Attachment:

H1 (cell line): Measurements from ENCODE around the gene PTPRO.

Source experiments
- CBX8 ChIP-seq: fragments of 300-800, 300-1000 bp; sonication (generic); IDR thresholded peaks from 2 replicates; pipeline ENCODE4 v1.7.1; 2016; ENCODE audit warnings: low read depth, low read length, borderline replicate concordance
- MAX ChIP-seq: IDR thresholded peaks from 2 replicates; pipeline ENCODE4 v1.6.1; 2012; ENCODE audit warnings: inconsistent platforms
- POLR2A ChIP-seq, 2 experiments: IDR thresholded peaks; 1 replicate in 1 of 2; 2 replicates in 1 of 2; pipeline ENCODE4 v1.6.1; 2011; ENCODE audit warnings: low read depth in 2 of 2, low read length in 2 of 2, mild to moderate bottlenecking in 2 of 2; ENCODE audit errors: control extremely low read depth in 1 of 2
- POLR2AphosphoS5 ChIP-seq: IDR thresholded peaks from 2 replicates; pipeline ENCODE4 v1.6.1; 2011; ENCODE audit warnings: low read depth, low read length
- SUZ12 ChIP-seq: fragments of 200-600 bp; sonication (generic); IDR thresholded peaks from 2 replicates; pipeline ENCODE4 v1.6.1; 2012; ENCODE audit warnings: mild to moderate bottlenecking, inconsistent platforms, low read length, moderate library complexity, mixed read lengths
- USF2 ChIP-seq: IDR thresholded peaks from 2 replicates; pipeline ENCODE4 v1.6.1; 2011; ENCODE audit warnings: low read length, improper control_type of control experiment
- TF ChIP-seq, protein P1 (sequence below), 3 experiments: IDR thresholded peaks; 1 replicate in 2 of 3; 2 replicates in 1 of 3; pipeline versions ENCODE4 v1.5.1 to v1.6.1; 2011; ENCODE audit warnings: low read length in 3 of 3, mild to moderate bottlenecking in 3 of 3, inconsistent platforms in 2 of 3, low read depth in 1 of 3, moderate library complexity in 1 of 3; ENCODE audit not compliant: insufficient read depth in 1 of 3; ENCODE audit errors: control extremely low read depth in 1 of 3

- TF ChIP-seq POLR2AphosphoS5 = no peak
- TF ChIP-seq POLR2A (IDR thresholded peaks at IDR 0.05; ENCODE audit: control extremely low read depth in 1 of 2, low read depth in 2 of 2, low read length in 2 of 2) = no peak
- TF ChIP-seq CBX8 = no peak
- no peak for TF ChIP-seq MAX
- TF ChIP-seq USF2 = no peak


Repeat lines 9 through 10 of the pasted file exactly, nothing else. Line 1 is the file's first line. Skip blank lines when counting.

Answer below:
- TF ChIP-seq, protein P1 (sequence below), 3 experiments: IDR thresholded peaks; 1 replicate in 2 of 3; 2 replicates in 1 of 3; pipeline versions ENCODE4 v1.5.1 to v1.6.1; 2011; ENCODE audit warnings: low read length in 3 of 3, mild to moderate bottlenecking in 3 of 3, inconsistent platforms in 2 of 3, low read depth in 1 of 3, moderate library complexity in 1 of 3; ENCODE audit not compliant: insufficient read depth in 1 of 3; ENCODE audit errors: control extremely low read depth in 1 of 3

- TF ChIP-seq POLR2AphosphoS5 = no peak